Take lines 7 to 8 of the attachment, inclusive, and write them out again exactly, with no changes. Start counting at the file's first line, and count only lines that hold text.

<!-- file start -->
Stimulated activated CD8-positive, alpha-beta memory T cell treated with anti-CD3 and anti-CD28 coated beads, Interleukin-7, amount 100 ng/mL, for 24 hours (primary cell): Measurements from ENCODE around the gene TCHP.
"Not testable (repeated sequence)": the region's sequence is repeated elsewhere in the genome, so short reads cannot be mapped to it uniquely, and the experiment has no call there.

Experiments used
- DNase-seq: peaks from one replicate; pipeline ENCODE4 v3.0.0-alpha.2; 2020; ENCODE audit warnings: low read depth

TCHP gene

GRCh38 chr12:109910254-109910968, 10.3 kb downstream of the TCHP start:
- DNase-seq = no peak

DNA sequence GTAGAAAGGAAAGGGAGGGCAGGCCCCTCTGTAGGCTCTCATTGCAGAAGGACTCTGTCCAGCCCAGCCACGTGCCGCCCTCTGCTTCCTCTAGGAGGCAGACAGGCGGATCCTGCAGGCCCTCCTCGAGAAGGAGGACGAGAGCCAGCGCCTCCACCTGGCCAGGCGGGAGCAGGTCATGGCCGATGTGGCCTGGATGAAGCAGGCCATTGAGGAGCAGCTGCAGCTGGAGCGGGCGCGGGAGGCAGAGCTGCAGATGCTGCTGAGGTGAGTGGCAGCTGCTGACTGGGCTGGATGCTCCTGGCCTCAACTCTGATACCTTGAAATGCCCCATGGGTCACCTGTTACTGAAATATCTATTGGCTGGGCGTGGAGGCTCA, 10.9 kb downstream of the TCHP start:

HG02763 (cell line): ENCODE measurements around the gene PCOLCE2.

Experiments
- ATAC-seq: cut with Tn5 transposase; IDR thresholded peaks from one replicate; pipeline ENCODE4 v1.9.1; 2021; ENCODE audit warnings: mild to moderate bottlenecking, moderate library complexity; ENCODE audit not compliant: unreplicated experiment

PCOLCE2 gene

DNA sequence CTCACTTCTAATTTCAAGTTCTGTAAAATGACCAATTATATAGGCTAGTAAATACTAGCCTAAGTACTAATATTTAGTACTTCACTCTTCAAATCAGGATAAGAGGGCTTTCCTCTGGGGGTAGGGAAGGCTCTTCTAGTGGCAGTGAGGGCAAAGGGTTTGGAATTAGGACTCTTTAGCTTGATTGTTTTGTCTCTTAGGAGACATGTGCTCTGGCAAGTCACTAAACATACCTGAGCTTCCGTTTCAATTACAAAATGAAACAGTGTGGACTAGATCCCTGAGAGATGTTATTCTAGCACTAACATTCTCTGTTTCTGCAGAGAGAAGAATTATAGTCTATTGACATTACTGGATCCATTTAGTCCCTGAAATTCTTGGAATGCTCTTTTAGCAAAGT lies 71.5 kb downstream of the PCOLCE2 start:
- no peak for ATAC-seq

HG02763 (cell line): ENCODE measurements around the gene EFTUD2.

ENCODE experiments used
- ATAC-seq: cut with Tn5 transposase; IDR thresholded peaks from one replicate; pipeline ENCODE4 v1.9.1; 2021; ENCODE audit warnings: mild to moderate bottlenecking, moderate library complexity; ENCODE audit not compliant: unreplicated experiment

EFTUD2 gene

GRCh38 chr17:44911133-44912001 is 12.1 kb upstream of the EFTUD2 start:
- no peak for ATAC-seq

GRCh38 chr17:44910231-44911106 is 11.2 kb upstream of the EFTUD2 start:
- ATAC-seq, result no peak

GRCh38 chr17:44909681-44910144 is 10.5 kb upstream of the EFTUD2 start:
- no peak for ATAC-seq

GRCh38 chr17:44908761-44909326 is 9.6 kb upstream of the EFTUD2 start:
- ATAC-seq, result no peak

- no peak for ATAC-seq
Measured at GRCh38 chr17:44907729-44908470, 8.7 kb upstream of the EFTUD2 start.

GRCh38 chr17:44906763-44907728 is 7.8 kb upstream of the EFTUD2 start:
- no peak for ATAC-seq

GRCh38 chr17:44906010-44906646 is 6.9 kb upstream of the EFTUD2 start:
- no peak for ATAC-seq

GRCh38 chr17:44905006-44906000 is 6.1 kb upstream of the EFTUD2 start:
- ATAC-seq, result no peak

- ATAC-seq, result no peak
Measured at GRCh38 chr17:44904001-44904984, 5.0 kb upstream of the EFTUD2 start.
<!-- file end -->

- DNase-seq = no peak

DNA sequence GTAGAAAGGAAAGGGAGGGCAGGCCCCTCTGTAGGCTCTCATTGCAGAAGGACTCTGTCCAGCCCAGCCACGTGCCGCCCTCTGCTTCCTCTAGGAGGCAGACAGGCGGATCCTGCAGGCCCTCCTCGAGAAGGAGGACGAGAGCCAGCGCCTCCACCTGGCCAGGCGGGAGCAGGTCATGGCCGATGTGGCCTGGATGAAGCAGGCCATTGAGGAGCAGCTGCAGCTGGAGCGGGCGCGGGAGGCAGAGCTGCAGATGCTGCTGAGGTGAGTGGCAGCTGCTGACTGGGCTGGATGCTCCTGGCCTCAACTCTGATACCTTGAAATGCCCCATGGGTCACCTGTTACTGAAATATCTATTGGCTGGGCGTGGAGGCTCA, 10.9 kb downstream of the TCHP start: